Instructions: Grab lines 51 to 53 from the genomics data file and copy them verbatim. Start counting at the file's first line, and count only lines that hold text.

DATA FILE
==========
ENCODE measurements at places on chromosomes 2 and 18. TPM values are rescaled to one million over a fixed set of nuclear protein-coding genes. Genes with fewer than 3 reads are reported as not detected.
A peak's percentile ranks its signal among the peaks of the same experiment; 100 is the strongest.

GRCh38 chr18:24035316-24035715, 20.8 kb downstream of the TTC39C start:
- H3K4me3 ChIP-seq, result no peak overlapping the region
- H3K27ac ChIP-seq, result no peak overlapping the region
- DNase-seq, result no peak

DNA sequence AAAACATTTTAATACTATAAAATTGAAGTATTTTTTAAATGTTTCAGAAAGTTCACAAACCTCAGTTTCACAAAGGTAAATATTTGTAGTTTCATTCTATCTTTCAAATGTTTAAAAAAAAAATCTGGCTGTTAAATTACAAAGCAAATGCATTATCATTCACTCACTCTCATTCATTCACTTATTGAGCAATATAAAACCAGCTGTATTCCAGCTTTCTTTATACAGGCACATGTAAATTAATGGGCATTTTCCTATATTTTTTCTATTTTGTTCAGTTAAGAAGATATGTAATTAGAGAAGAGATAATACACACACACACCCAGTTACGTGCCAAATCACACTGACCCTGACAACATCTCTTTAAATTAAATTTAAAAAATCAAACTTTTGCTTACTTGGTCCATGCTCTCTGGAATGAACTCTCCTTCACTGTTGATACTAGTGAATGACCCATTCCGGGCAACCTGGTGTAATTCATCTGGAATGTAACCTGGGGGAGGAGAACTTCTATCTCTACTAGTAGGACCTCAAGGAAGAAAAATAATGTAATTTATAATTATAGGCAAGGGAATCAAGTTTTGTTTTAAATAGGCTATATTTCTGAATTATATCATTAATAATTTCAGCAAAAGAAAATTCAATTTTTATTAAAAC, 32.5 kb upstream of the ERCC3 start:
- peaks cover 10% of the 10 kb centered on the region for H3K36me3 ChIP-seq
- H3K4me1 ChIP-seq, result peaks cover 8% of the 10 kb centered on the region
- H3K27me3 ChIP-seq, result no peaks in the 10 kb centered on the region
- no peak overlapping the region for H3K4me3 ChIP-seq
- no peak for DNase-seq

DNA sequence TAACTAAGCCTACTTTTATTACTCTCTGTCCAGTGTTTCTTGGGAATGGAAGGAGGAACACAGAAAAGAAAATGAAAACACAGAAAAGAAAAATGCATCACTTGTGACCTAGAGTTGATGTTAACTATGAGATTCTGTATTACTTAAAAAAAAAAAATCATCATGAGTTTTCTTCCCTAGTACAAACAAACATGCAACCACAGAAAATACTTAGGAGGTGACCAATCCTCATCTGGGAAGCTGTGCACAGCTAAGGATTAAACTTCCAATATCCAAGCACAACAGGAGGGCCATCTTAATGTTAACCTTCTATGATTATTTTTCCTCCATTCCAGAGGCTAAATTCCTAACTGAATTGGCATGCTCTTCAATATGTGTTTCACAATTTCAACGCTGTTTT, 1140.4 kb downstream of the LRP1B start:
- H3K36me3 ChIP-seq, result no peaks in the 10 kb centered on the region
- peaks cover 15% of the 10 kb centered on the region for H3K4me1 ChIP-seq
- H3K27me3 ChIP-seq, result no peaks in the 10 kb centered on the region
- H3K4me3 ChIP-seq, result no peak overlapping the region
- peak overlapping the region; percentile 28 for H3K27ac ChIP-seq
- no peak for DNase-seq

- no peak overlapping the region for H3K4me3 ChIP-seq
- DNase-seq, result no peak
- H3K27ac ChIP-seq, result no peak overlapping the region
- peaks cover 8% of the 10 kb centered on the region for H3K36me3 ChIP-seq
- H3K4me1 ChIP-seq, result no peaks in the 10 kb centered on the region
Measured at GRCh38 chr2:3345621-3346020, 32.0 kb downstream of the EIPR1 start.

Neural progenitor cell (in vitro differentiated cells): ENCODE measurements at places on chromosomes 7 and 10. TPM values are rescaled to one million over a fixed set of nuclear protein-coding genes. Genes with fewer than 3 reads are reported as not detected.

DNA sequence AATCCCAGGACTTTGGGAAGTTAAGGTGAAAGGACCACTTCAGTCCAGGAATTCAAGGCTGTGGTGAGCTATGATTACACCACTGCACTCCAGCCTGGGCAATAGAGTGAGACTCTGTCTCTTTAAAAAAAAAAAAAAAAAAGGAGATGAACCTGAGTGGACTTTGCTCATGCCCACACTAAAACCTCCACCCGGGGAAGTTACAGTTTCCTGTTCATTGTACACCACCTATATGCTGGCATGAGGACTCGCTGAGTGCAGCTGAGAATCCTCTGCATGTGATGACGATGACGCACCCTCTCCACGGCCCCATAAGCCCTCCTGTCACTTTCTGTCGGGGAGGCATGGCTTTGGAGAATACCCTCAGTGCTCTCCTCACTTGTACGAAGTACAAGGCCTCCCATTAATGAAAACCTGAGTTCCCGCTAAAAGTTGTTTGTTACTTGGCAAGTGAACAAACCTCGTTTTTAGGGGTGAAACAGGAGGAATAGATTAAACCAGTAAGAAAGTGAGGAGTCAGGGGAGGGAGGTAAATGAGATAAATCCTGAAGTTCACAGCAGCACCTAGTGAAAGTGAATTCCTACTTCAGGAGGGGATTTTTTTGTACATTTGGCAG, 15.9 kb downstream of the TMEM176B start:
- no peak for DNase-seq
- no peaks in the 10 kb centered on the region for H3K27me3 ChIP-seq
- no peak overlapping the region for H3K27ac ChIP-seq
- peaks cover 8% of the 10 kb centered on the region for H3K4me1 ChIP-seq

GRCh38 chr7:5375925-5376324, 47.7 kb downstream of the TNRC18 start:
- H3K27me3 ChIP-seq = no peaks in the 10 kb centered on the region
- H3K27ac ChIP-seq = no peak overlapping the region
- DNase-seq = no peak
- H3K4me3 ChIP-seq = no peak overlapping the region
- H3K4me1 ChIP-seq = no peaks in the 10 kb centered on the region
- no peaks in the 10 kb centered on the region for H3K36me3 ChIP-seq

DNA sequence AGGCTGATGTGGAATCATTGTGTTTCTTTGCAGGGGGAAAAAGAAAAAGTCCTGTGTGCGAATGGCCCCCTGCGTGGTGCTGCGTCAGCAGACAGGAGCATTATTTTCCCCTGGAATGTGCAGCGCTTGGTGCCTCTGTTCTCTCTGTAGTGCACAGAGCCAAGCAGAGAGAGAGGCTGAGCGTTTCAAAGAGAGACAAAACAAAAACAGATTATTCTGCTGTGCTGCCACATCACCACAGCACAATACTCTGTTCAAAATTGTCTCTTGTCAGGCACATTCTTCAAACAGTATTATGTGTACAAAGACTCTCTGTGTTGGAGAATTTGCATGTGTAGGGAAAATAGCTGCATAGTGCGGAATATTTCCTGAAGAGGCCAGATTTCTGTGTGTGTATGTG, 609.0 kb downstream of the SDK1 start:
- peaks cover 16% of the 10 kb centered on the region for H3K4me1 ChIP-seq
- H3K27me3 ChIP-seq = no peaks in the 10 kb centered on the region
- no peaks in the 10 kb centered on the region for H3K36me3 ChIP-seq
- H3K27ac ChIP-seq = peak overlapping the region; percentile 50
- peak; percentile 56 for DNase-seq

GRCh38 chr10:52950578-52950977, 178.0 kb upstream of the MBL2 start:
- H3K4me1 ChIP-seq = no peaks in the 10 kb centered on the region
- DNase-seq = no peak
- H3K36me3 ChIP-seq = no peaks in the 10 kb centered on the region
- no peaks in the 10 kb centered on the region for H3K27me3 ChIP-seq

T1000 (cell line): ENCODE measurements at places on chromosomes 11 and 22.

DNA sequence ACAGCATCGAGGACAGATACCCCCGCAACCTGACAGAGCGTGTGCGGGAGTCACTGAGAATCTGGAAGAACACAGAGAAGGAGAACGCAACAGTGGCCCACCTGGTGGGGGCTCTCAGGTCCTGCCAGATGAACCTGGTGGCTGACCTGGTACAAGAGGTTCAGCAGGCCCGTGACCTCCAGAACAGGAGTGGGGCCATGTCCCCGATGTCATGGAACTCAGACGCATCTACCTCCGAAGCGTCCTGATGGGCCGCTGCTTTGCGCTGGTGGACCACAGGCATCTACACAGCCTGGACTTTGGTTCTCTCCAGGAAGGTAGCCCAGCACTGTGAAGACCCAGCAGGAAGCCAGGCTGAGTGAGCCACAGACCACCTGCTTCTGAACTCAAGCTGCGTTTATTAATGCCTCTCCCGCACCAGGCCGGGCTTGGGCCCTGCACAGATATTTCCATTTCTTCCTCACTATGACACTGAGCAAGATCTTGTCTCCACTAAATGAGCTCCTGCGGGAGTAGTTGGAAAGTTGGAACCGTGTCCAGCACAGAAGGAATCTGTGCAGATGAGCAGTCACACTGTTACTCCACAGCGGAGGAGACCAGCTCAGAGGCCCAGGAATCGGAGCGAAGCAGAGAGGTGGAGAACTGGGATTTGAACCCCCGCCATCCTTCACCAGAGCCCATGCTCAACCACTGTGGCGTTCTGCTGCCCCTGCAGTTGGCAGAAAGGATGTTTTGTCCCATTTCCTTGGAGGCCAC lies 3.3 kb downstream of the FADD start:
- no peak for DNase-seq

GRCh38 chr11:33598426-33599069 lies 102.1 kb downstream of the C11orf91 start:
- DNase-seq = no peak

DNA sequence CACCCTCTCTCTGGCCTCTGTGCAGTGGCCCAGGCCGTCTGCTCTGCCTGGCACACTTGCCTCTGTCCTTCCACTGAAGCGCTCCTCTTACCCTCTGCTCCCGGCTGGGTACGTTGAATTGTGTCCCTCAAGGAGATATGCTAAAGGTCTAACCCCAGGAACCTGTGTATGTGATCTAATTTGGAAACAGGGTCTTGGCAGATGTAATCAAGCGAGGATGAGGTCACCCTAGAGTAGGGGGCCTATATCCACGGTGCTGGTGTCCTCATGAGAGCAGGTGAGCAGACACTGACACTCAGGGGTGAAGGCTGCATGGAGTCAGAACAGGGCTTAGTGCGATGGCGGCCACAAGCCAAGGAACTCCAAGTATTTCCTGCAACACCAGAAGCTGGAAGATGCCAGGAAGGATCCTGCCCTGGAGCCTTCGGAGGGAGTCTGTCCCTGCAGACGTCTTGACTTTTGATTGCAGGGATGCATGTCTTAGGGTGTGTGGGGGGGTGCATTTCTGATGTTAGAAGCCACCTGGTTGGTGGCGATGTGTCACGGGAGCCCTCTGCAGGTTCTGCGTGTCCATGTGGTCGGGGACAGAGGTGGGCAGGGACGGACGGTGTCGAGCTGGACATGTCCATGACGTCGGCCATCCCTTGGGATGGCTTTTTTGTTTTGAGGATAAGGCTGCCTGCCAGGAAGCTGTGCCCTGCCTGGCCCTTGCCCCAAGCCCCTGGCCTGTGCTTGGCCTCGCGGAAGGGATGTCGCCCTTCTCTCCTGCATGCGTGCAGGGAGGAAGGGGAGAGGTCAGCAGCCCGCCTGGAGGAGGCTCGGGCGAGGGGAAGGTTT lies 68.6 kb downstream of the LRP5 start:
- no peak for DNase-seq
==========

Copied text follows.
DNA sequence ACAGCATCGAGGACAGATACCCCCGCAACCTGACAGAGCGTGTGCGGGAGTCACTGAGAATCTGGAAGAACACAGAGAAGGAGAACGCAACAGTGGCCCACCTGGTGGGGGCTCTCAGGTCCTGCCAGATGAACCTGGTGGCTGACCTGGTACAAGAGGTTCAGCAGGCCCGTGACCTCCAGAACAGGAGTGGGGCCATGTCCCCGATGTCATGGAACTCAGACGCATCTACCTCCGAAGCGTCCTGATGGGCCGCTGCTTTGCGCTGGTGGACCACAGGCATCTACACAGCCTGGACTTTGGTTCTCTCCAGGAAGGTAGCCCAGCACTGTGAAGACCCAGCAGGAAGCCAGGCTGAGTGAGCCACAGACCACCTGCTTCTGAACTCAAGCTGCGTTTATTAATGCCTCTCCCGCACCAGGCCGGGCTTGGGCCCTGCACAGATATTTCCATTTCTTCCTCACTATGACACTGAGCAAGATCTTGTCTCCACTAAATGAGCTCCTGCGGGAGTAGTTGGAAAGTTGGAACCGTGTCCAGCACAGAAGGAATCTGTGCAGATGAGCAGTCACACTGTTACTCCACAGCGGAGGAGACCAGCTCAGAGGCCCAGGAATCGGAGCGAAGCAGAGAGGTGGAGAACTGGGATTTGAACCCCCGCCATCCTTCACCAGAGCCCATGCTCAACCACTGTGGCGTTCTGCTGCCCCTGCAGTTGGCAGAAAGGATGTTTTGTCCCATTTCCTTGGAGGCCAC lies 3.3 kb downstream of the FADD start:
- no peak for DNase-seq

GRCh38 chr11:33598426-33599069 lies 102.1 kb downstream of the C11orf91 start: